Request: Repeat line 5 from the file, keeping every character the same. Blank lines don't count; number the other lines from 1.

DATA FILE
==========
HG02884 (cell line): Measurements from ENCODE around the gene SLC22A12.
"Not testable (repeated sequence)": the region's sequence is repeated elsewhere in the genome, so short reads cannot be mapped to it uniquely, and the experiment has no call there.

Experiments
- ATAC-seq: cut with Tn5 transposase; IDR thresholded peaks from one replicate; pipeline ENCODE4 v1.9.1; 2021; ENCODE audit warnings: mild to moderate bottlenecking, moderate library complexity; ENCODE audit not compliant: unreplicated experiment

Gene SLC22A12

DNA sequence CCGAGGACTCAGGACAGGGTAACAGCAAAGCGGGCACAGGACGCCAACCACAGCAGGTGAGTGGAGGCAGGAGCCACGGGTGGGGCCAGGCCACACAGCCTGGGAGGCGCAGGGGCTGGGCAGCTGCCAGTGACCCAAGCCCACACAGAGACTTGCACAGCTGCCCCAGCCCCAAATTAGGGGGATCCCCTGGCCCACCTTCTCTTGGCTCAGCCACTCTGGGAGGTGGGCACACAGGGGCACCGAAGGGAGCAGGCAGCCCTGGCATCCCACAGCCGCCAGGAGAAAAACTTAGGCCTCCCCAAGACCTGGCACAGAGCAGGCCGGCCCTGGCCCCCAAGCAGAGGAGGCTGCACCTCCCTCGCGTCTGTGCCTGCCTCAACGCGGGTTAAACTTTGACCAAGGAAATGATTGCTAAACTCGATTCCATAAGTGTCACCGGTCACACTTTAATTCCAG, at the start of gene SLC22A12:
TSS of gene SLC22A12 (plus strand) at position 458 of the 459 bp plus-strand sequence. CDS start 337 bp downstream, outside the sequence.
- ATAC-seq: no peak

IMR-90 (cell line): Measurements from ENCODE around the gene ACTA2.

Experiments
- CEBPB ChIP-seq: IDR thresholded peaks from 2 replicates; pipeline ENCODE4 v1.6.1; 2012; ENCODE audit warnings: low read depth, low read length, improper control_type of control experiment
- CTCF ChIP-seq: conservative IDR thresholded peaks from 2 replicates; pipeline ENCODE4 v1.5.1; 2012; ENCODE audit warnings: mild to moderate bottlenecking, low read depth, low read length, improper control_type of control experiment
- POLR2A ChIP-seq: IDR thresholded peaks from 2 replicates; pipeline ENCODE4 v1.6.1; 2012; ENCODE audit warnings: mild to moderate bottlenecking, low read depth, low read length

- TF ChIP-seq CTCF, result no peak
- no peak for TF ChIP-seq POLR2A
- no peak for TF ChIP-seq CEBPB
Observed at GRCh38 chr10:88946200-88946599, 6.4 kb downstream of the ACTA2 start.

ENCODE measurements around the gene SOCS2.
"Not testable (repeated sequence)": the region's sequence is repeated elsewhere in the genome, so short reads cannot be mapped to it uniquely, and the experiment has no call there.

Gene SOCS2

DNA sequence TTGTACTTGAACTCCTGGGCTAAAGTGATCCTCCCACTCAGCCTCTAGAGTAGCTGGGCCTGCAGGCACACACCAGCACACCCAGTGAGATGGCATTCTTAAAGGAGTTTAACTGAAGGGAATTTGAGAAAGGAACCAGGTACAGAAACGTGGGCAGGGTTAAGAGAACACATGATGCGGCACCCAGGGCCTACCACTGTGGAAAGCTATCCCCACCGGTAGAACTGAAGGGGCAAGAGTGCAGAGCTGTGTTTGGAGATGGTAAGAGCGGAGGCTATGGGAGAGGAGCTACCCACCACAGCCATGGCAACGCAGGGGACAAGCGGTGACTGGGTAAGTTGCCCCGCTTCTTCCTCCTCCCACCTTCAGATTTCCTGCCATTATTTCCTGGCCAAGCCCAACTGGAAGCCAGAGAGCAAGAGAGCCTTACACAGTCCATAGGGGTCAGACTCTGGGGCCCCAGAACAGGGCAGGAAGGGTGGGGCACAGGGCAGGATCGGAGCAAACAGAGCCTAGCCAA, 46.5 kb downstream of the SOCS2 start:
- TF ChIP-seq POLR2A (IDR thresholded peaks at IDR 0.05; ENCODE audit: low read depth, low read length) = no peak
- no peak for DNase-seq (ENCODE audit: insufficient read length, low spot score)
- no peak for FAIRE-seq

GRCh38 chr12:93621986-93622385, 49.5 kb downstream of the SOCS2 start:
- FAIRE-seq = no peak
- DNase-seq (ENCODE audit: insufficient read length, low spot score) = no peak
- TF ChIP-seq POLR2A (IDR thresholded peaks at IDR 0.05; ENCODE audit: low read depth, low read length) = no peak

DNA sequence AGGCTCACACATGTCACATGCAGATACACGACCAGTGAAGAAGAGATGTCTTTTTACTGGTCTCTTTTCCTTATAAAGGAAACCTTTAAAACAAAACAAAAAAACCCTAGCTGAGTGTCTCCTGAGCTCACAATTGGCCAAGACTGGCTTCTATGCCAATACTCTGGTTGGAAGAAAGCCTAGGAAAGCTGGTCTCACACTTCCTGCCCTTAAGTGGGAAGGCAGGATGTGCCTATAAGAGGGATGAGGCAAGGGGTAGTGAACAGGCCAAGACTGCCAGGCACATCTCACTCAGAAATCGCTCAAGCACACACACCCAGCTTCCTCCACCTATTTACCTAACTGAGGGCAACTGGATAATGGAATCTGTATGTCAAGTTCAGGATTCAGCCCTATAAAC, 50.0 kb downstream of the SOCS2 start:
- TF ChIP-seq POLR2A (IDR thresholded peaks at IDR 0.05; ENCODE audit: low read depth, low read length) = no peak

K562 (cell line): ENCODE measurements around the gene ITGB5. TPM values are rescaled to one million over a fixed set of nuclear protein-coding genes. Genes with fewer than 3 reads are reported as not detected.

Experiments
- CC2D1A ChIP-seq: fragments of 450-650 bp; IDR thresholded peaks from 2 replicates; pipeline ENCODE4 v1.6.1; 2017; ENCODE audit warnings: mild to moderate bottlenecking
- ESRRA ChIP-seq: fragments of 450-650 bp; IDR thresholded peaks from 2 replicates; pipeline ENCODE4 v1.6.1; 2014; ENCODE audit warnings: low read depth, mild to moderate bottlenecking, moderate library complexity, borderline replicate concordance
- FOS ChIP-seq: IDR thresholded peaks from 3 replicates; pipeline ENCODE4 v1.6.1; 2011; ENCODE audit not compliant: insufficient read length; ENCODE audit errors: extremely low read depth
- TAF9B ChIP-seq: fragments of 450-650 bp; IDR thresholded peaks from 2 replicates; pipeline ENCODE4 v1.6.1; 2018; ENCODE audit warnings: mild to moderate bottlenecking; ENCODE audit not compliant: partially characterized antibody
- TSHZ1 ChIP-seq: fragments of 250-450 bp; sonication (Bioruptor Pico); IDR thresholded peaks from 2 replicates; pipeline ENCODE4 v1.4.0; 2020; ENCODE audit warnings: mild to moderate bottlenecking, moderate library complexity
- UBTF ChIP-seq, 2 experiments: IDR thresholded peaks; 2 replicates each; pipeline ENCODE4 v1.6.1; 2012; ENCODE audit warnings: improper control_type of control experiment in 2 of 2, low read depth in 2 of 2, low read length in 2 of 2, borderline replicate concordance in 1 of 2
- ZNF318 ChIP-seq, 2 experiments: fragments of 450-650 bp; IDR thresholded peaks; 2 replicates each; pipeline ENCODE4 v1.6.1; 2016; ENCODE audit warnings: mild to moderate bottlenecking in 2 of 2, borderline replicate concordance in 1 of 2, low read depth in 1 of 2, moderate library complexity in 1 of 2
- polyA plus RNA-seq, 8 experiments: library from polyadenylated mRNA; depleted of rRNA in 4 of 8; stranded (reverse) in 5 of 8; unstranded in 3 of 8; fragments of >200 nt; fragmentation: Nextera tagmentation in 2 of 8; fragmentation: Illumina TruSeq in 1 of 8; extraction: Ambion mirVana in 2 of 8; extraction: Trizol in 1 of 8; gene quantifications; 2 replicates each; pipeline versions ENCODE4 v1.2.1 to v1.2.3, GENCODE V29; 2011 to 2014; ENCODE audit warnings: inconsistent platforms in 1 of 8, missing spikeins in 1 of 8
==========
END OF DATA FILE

Gene SLC22A12